This is a good book. Not because it is a comprehensive history of statistics - it is not and it does not claim to be. Not because it is a particularly easy read. Notwithstanding its elegant rendering into English by Camille Naish, it still has a Gallic essence - a kind of stylistic profundity - that can make it hard going. In parts it is repetitious, sometimes coming over as a collection of essays rather than as a single text that logically and sequentially develops a theme. Most important, however, it is demanding because its intellectual breadth and depth requires a sustained commitment.
The strength of Alain Desrosières's account lies in the rich and insightful way he has analysed his subject - statistical reasoning. Take one example. As a fan of William of Ockham, I was pleased to see him restored to his rightful position as a developer of concepts that laid the foundations for the development of science - not just as a historical figure but as a thinker whose ideas are still relevant. In the index Ockham has as many entries as Boole and as Gauss.
For centuries it has been held that medieval philosophy is dead. Like Scrooge or Marley, many would say as dead as a doornail. But, as with Marley, its ghost will not go away. Neither should it. Debates still go on about realism and nominalism - that is whether classes have an essence or whether they are groupings linked only by a name.
Desrosières's description of Ockham's major role as a nominalist is a nice one. The statistical importance of this is that before one can count the things that exist in the real world, and long before one can manipulate the results and act on them, it is necessary to define the objects to be enumerated. To do this accurately and in a way that satisfies everyone is one of the most difficult tasks imaginable. Its problematic nature is consistently underestimated. Disraeli understood it, though, in his "lies, damned lies, and statistics". So did Darwin. In his On the Origin of Species he defined the main object in his title thus: "In determining whether a form should be ranked as a species or a variety, the opinion of naturalists having sound judgement and wide experience seems the only guide to follow."
This illustrates the problem. It is all very well for the taxonomy and systematics of things like biological species to be left to experts and their tacit knowledge. Hardly anybody cares, for example, whether British wild roses - a problem discussed by Darwin - belong to a single species or should be classified as a group of many different ones. But politicians and ordinary folk care deeply about categories like the unemployed or the poor, and they care with equal strength about health and illness and social class. Modern states have a deep interest in these things, and statistical considerations play a central part in the development, application and evaluation of public policy about them. So all these entities are too important to be left just to experts to codify and debate. Desrosières devotes a very important chapter of his book to discussing their classifying and encoding. He illuminates the links that our need and desire to quantify make between such seemingly unrelated subjects as Linnaeus's taxonomies of living things, the Poor Law, the definition of a German civil servant, and the role of bacteria in the causation of disease. Perhaps inevitably in an account of this breadth it is easy to criticise the author's choice of secondary sources in fields not his own. Whatever Michel Foucault's merits, his analysis of the history of biological classification is not the one I would chose.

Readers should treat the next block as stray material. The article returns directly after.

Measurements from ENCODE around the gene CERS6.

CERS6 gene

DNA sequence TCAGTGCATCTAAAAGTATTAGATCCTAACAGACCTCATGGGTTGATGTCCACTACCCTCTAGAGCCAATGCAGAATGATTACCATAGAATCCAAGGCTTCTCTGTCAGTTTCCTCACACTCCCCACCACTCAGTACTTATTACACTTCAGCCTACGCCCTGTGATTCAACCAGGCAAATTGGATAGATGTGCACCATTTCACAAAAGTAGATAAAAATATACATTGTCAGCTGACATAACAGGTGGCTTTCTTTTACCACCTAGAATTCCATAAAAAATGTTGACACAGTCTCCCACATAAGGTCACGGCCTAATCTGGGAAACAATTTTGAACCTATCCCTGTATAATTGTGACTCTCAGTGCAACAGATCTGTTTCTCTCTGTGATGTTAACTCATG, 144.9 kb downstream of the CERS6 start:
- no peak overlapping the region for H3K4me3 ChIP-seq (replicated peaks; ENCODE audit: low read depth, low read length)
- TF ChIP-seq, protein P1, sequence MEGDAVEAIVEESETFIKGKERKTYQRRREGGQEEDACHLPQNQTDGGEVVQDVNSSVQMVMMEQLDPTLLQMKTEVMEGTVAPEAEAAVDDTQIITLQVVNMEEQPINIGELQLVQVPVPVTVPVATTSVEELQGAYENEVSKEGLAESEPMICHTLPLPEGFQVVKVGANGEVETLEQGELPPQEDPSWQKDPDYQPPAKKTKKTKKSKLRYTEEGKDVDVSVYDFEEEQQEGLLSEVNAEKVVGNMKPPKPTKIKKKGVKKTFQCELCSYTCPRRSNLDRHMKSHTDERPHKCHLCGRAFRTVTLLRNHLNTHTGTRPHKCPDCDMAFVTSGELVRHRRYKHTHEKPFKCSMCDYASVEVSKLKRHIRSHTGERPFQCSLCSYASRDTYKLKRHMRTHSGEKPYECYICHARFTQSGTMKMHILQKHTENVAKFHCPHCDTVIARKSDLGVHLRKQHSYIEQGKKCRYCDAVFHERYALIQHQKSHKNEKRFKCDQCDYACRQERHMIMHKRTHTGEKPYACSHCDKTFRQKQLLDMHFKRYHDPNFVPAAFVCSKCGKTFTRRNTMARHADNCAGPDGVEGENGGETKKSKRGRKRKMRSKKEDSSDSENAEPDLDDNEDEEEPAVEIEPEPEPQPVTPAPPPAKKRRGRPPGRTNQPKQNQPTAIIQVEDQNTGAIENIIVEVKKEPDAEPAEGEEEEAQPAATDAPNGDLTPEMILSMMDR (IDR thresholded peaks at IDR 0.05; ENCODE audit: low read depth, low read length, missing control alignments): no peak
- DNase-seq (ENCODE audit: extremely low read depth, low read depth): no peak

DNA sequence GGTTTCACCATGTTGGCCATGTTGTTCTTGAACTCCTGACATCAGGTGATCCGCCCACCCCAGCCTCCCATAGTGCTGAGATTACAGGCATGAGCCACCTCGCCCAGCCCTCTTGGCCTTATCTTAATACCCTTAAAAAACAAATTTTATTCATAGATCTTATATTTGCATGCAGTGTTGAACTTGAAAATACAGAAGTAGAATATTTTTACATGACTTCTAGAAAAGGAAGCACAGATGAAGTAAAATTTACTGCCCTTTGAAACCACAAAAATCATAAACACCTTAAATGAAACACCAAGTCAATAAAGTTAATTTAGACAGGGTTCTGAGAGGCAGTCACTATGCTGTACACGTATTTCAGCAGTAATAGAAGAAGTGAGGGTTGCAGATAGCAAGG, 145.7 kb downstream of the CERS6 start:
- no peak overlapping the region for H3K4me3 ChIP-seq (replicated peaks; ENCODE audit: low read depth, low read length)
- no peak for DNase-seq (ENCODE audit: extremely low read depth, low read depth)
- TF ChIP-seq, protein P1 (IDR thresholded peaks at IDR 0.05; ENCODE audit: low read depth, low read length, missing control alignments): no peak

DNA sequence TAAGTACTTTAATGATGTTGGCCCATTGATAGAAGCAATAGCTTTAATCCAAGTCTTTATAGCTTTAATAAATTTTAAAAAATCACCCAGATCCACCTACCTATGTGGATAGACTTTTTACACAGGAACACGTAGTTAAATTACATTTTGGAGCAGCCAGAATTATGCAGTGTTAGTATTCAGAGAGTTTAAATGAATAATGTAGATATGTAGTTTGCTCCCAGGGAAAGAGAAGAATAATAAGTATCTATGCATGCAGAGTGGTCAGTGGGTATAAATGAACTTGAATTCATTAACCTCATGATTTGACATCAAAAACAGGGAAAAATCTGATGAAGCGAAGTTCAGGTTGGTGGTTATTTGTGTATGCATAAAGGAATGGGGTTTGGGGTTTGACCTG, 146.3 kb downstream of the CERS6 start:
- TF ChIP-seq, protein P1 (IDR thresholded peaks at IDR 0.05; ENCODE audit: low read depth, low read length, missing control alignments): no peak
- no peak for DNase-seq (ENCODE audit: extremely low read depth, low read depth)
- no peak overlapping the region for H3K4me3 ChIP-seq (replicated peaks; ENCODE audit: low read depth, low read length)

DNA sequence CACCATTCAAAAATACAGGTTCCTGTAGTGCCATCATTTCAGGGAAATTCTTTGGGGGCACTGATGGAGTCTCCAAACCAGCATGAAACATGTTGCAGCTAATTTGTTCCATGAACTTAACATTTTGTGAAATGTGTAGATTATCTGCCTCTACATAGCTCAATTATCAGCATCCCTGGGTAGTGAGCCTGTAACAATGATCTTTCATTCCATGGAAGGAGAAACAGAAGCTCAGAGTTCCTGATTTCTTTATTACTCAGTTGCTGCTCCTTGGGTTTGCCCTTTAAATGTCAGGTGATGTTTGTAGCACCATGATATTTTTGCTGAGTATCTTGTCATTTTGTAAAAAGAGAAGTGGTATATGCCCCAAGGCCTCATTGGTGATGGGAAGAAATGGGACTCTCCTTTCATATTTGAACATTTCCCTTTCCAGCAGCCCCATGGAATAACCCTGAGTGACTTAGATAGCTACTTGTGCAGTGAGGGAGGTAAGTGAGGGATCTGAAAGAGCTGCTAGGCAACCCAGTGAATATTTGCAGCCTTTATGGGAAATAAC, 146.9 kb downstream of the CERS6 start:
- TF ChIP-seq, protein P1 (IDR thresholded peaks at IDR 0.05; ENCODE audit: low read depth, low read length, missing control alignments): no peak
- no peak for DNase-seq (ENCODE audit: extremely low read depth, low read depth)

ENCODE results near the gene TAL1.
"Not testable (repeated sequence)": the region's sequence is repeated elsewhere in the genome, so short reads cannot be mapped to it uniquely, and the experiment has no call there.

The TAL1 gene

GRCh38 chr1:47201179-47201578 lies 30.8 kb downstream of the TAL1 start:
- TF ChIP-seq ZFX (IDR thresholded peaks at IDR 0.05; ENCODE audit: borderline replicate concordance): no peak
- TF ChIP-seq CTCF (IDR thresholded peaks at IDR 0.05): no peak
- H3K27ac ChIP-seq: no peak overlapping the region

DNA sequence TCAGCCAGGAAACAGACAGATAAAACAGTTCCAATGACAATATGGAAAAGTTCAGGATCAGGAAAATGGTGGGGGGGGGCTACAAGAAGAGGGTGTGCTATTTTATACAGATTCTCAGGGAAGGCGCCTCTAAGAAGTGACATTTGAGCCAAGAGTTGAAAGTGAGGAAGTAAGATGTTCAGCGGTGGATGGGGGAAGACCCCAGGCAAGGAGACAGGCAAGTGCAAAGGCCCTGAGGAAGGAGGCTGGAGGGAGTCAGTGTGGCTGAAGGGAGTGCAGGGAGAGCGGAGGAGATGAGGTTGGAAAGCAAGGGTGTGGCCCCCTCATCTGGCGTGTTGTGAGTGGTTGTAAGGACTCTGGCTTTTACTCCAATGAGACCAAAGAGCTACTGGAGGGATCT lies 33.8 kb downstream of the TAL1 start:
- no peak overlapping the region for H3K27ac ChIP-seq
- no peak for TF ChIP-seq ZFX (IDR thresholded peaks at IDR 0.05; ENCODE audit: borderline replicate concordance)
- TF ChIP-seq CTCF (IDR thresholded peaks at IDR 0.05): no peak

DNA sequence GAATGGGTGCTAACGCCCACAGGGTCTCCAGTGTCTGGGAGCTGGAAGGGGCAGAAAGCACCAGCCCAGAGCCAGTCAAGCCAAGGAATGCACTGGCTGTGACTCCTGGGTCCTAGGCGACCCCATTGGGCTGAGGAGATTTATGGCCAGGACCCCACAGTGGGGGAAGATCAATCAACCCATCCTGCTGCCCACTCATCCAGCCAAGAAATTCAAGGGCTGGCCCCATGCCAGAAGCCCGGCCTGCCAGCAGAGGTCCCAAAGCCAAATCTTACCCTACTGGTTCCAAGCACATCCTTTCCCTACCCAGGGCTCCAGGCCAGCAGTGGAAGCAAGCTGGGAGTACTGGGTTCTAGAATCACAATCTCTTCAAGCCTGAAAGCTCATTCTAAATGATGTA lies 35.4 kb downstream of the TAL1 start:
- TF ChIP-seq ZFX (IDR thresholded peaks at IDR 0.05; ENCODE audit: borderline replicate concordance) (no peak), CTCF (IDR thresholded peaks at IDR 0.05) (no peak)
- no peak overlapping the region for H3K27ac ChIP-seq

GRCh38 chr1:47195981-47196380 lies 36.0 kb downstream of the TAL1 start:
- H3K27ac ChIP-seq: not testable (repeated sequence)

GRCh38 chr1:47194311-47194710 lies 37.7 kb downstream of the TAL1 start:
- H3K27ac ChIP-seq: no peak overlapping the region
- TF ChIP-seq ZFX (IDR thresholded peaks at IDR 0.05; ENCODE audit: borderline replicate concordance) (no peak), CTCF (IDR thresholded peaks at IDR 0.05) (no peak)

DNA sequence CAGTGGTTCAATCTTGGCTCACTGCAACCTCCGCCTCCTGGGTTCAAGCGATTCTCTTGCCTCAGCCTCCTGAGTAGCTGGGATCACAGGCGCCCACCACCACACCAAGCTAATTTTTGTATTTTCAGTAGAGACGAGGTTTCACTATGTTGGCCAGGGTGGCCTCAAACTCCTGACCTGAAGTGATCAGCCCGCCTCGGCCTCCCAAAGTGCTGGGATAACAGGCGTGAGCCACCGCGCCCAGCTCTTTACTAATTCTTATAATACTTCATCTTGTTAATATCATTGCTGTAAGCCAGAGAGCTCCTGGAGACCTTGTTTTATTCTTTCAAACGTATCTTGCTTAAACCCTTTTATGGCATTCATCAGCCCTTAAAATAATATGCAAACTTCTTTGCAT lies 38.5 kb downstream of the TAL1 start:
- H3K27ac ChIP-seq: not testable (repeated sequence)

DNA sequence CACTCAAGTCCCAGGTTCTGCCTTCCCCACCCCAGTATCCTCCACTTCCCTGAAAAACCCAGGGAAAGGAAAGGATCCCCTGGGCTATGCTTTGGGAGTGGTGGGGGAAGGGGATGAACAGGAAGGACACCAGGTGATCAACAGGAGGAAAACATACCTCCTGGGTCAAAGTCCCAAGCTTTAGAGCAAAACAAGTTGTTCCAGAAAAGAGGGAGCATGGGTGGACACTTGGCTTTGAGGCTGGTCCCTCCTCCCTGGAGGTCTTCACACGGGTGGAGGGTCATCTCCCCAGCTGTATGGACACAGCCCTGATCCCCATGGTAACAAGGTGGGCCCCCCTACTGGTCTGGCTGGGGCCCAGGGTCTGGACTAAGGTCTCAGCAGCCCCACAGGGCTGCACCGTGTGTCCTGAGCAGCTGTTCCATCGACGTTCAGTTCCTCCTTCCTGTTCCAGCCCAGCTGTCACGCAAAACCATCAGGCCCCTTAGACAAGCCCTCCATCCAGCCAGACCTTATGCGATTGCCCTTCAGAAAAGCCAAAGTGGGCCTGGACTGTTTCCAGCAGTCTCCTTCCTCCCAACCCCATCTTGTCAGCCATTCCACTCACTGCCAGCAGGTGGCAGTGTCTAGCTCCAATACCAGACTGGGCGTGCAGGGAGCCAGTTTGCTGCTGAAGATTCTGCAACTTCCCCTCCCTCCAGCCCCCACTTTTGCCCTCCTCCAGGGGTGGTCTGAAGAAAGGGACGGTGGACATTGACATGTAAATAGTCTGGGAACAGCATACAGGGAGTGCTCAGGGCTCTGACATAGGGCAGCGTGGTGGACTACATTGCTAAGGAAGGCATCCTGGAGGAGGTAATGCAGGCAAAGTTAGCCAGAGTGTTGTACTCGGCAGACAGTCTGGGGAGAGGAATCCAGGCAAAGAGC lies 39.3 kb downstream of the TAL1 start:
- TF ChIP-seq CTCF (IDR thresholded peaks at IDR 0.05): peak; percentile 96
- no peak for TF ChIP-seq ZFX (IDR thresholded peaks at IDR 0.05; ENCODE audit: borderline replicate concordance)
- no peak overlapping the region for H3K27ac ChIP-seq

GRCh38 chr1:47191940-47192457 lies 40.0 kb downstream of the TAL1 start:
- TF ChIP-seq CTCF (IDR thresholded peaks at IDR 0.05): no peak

Anyone interested in the history of science and economics and, particularly, applied mathematics, will be stimulated by this book. Its breadth is its strength - and, to a degree, its weakness. It is true to its national origins. So read it as a collection of impressionistic essays, not as a handbuch.
Hugh Pennington is professor of bacteriology, University of Aberdeen.
The Politics of Large Numbers: A History of Statistical Reasoning
Author - Alain Desrosières
ISBN - 0 674 68932 1
Publisher - Harvard University Press
Price - £.95
Pages - 368